And may the Flying Spaghetti Monster bless you with heaps of sauces and noodles for posting this! THIS is why I love this site,

  2. Not that the article personally effects me or anyone I know… but THANK YOU for posting it. It makes me incredibly happy to see inclusive tolerant hopeful HELPFUL things for a group of people who are largely ignored. Totally made my day. And hopefully helped our R as well….

    Congrats R! I hope your wedding is absolutely everything you want it to be…

  3. My partner (fiancee!) is a trans woman, and she just rocked out a really sexy halter dress with an a-line skirt at our engagement party. Her proportions sound similar to R's. She will likely wear something similar for our wedding. It's a really flattering cut. She wore a lovely flowing cardigan as a cover-up. She had it made at Fashion Crimes in Toronto — they will alter any existing sizes. or custom-make any of their dresses for $40% more — still much cheaper than having a custom wedding gown made:

  4. In my experience, a lot of transgendered ladies are a bit self-conscious of their arms and shoulders. Actually, I'd revise that to say a whole lot of ladies feel that way for one reason or another. My advice is always nip the silhouette at the slimmest part, then create an hourglass out from there. If you choose to wear sleeves, you can still create that illusion! I recommend choosing sleeves that end above the waistline, or choosing a top with gathered and wrapped fabric that creates the magical arrow that Joi mentioned.
    If you feel like your shoulders are too broad and you're thinking about choosing a dress that downplays that, I would recommend against spaghetti straps or super thin straps of any sort.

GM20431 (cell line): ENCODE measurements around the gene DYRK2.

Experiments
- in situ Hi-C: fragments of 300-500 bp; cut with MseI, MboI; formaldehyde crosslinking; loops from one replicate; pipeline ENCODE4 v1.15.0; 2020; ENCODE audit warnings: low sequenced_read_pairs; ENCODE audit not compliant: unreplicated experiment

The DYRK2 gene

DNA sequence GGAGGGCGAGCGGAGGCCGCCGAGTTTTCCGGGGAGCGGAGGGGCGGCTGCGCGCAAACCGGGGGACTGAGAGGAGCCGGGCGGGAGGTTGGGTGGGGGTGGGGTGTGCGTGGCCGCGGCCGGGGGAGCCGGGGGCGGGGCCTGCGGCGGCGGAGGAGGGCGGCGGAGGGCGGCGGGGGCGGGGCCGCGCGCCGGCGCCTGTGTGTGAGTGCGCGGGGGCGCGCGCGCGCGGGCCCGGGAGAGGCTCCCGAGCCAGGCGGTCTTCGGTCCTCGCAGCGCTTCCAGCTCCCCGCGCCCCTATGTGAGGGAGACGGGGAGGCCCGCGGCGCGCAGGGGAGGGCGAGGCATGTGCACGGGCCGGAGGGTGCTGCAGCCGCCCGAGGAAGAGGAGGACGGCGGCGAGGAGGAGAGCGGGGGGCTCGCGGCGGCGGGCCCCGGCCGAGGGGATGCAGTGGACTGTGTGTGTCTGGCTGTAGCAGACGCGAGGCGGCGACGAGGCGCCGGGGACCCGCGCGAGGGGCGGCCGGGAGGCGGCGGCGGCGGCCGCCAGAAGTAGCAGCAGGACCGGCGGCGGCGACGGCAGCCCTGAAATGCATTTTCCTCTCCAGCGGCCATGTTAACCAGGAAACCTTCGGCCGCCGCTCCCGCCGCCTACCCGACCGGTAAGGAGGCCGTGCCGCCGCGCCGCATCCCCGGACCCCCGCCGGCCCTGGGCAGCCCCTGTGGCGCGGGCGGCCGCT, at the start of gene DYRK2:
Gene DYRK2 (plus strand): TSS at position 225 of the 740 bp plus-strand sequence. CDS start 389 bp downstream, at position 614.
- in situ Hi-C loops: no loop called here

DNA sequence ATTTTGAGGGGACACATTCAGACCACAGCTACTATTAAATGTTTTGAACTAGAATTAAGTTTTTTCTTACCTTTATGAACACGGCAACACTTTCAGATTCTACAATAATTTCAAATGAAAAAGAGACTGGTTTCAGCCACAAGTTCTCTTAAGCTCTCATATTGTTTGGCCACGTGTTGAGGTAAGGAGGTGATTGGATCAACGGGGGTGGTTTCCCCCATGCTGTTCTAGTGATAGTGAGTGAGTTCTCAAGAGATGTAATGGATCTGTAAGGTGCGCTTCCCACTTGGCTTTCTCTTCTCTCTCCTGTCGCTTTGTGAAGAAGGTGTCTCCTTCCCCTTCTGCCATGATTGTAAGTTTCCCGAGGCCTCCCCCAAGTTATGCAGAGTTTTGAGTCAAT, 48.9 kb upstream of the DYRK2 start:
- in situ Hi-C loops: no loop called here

5. Thank you. I'm a bridesmaid with a swimmer's body and these tips are really helpful. Since we cannot get away from strapless (daaaammmmn), I've found a sweetheart neckline and assymetrical gathering brings out whatever curves I have. On the corset tip, I seriously am lost. I haven't worn one in eons, and don't know what to get that won't show under a satin dress. Where to start?

  6. I am also totally self conscious about my arms and shoulders, this post is great. I generally avoid halters for fear of accentuating them, but now I've got to try it!

  7. i used to be in bodybuilding and totally back the halter in downplaying the shoulders!! Congrats R and finacee!

    • Surprisingly, they do just the opposite. I have "linebacker" shoulders, and was shocked to find that a halter line was much more flattering than almost anything else.

    • Actually, it depends on the rest of your body. If you're athletically-built with wide shoulders and a narrow body, a halter can do a lot to even things out. If your shoulders are the widest part of your body, the straps of a halter "break up" the expanse of shoulder, and the vertical pieces of fabric draw the eye down. A dress that is completely strapless (particularly if it is a sheath dress-witness every formal gown put on C.J. Cregg in "The West Wing") will emphasize the shoulders, because you are left with an expanse of skin with nothing to break it up or draw the eye away.

    • I discovered halters for my broad shoulders when I was in high school, and haven't gone back since!

  8. Great post. My only comment is one of surprise that shoulder pads should be avoided. First, obviously. 🙂 Secondly, does anyone wear, make, or design dresses with shoulder pads these days??? Blast from the past. 🙂